|Publication number||US5941637 A|
|Application number||US 08/993,348|
|Publication date||Aug 24, 1999|
|Filing date||Dec 18, 1997|
|Priority date||Dec 23, 1996|
|Also published as||DE59610789D1, EP0850745A1, EP0850745B1|
|Publication number||08993348, 993348, US 5941637 A, US 5941637A, US-A-5941637, US5941637 A, US5941637A|
|Original Assignee||Sulzer Chemtech Ag|
|Export Citation||BiBTeX, EndNote, RefMan|
|Patent Citations (13), Referenced by (39), Classifications (20), Legal Events (7)|
|External Links: USPTO, USPTO Assignment, Espacenet|
1. Field of the Invention
The invention relates to a flow forming member for a polymer melt.
2. Description of the Prior Art
A flow forming member of this kind is, for example, the outlet point of the injection unit of an injection molding machine, which is formed as a nozzle and which serves for the production of plastic parts. The nozzle, namely a closure nozzle, comprises a rod-like body, namely the closure needle, and a tubular channel along the axis of which the needle can be moved. A polymer melt is pressed under high pressure from an entry point through the ring channel between the channel wall and the needle surface to the nozzle opening. The ring channel must be about six to eight times longer than the tube diameter in order that inhomogeneities of the flow profile at the entry point can even themselves out prior to the outlet point. A reduction of the inhomogeneities is required in order to obtain a desired quality of the product.
In many polymers an irreversible change takes place in the molten state, a thermal degradation whose extent depends on the length of time during which the polymer is molten. Such changes lead to traces in the products which are detrimental to their quality. When the polymer flows through the narrow ring channel of the injection molding nozzle, boundary layers form on the channel wall as well as on the needle surface in which the dwell time of the polymer is substantially longer than in the central region of the ring channel. Therefore, an exacerbated degradation arises in the boundary layers which has a particularly disadvantageous effect on the product quality.
Comparable conditions are present in hollow body extrusion plants for the production of, for example, bottles or tubes. Plants of this kind contain a flow forming member in which a tubular channel likewise connects an inlet point to an outlet point, with the channel containing a rod-like body arranged along the channel axis. The rod-like body is the shaft of a mandrel by means of which a string-like melt flow is reformed into a flow with a ring shaped cross-section.
The object of the invention is to provide means for the named flow forming members which reduce the disadvantageous effects of the thermal degradation in the boundary layers. This object is satisfied by static mixing elements which are suitably formed and arranged at suitable positions.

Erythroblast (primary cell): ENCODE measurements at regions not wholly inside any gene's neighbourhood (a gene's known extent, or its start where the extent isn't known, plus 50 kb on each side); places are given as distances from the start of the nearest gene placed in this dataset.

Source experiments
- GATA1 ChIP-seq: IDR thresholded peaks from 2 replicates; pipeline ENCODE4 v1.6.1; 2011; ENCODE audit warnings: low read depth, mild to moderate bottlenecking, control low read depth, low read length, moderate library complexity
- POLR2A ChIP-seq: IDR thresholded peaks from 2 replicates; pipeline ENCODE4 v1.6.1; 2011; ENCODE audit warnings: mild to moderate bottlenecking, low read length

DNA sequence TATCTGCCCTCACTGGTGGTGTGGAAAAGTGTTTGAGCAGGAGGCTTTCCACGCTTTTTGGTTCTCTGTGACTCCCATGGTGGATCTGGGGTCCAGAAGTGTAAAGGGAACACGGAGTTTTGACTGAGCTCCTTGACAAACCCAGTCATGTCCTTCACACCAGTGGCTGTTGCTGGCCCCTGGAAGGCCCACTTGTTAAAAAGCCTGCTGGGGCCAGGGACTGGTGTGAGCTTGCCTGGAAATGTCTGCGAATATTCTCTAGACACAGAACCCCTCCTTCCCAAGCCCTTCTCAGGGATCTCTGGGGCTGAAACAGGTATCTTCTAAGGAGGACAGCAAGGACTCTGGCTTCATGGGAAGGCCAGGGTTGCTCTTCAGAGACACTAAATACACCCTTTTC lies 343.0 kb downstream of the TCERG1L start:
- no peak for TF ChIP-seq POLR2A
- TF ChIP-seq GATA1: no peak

The flow forming member for a polymer melt comprises an inlet point as well as an outlet point, a tubular channel connecting these points and a rod-like body arranged along the channel axis. At least one static mixing element is arranged in the channel; preferably at least two static mixing elements are arranged one after the other. The mixing elements have apertures for the accommodation of the rod-like body. A firm connection exists between the body and the mixing elements. A minimum gap is provided between the mixing elements and the channel wall which permits a displacement of the body in the channel or an insertion into the channel.
The mixing elements have apertures for the accommodation of the rod-like body. Apertures in themselves lessen the mechanical stability of the mixing elements. However, in contrast, an improvement in the durability of the mixing elements results by reason of the firm connection provided in accordance with the invention between the rod-like body and the mixing elements.
In order that the mixing elements are particularly resistant with respect to the pressure forces, they are advantageously cast, so that they each form a continuous component without joint positions, i.e. a component with a monolithic structure.
The mixing element advantageously comprises a plurality of bridges arranged in layers, with the bridges of adjacent layers crossing one another. The bridges subtend an angle with respect to the channel axis of, for example, 45°, which can also have a different value between 10° and 70°.
In known hollow body extrusion plants, the mandrel of the flow forming member is centered within the channel by mandrel holding ridges. Such ridges can be dispensed within the member in accordance with the invention since the centering results from the static mixers.